On the day of the first night of the NFL Draft, news broke that Aaron Rodgers was unhappy with the Green Bay Packers organization and did not want to return. The news tarnished what should have been a celebratory weekend for the Packers and, especially, their new players. Nine players finally saw their dreams realized as the Packers made them official NFL players. As far as drafts go, the Packers had a very good one, drafting players in every position of need that they had. All of that, though, was overshadowed by the Aaron Rodgers drama.
Over the course of the weekend, many rumors circulated as “reports” that presented many scenarios that may or may not have played out between Aaron Rodgers and Packers’ management. First, of course, was the rumor that Rodgers was so infuriated with the Packers’ trading up to draft Jordan Love that he wants to leave. Next came a report that the Packers promised to trade Rodgers this offseason, but then changed their minds.
Finally, yesterday, a report came out that stated that Aaron Rodgers wants more input in the Packers’ roster decisions. According to sources, which at this point may or may not be real, Rodgers has been upset with management for years. Apparently, he was disgruntled when Jordy Nelson, Randall Cobb, and others were let go when their price tags became too high. The “death knell,” according to the “source,” was when the Packers released PRACTICE SQUAD wide receiver Jake Kumerow the day after Aaron Rodgers publicly praised him in a press conference.
No Player Is Above The Organization
There is a story told about Jim Ringo, the best offensive lineman the Packers had in the early days of Vince Lombardi’s tenure with the Packers. He was an All-Pro, the only All-Pro, in fact. As he got older, he wanted more money, but he also had a desire to play closer to his home in Philadelphia. When he came to the Packers asking for more money or a trade, the Packers traded him. He was one of their more popular players, he was vital to the storied sweep that helped make Paul Hornung and Jim Taylor legends.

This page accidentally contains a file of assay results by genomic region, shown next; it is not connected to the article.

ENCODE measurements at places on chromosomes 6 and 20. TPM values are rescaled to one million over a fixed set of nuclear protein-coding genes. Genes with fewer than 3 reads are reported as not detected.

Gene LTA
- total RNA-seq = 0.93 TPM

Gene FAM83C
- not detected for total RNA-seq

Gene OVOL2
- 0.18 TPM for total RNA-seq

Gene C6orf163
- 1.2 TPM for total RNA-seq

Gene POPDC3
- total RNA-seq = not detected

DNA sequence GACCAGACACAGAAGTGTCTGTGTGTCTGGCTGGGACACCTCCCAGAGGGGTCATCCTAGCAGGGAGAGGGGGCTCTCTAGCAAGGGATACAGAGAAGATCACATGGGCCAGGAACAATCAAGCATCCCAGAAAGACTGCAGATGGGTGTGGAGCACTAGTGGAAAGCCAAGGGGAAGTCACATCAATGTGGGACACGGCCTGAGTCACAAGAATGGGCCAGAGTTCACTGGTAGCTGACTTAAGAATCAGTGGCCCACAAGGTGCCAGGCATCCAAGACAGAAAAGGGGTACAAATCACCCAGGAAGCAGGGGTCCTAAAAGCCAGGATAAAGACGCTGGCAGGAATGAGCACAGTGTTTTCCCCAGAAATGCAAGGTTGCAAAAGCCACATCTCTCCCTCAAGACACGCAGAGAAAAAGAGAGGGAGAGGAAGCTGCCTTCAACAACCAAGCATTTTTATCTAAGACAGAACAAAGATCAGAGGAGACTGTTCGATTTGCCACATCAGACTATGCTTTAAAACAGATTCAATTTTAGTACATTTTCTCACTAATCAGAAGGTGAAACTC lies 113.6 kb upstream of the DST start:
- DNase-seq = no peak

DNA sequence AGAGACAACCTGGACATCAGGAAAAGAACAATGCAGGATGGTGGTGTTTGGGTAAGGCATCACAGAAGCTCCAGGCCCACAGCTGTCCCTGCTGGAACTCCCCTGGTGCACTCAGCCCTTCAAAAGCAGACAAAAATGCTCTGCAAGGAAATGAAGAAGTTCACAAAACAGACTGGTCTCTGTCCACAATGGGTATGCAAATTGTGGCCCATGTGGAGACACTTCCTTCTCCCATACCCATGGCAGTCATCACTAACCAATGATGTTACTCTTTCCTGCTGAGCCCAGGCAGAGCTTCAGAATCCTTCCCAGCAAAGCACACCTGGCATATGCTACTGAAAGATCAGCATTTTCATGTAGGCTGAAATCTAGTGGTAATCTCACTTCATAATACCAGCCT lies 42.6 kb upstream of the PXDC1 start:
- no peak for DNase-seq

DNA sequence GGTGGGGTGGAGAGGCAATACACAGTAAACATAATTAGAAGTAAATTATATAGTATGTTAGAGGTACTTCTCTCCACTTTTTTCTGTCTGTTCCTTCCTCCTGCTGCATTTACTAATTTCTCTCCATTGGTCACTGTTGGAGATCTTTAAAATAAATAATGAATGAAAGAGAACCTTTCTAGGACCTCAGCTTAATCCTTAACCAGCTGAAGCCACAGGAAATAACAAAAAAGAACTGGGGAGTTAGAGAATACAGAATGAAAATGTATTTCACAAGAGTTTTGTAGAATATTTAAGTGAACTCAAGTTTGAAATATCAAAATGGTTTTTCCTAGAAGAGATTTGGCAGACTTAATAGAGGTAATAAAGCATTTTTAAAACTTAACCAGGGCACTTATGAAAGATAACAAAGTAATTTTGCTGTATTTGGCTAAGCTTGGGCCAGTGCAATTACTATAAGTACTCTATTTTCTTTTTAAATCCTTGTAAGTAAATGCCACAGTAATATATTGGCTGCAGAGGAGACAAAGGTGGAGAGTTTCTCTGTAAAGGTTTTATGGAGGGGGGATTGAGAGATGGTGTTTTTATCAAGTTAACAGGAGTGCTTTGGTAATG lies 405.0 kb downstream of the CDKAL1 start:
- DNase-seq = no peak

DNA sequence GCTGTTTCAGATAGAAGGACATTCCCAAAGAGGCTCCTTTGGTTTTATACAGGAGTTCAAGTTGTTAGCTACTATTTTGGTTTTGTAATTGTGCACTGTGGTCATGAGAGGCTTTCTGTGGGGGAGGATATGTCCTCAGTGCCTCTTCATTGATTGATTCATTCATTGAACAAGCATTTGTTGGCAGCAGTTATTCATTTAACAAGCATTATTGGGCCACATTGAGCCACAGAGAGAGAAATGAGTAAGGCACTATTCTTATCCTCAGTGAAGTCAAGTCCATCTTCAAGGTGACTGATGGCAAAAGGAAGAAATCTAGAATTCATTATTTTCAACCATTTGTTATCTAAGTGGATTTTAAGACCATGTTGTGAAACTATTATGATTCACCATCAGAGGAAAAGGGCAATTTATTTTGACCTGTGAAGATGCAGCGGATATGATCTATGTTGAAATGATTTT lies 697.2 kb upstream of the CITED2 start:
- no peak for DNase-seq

However, he was not above the organization. No player is above the organization.
Of course, Jim Ringo was no Aaron Rodgers. Surely, there have been communication errors on the side of management in regards to their star quarterback. However, each member of the Packers’ leadership team, Mark Murphy, Brian Gutekunst, and Matt LaFleur, have all come out publicly and expressed their desire to bring Rodgers back next season. There has been no such statement from Aaron Rodgers. For a person who has, many times, bemoaned people speaking for him, he sure is allowing many people to speak for him now.
The Packers have made Aaron Rodgers one of the highest-paid players in NFL history. They have surrounded him with the best offensive line in football, the best wide receiver in football, a top-five running back, a tight end that caught 11 touchdowns, and a head coach who will do anything to keep him.
At this point, this whole situation is unfair to Rodgers’ teammates. If, and that is a big if, because Rodgers has not said anything, he wants more money and more say in roster moves, his teammates will suffer. Davante Adams and the rest of the receiving core (minus Amari Rodgers) are all free agents after this season. If Rodgers gets even more money, the Packers will not be able to afford them, especially Adams.
How Long Does Rodgers Really Have Left?
Aaron Rodgers is in his late 30s, but he just won the NFL MVP. Tom Brady is well into his 40s and just won the Super Bowl. However, a quarterback can fall off quickly with no warning. The man Aaron Rodgers replaced, Brett Favre, had an MVP-caliber season in his first season with the Vikings. The next season, though, he fell off dramatically and retired after the season ended. Peyton Manning threw 55 touchdown passes for the Broncos, but then the next year could not throw the ball longer than eight yards down the field. Drew Brees fell off dramatically this season and ended his career a shadow of his former self.
Has Rodgers shown any signs of slowing down? Not necessarily. However, he is closer to the end of his career than he is to the beginning. The Packers have the best situation for him in terms of weapons. If he does not want to be a part of it, then it is time to trade him. Even without him, the Packers have a good enough roster to win the NFC North and compete for a Super Bowl.
Thanks for the memories, 12. We’ll forget about this one eventually.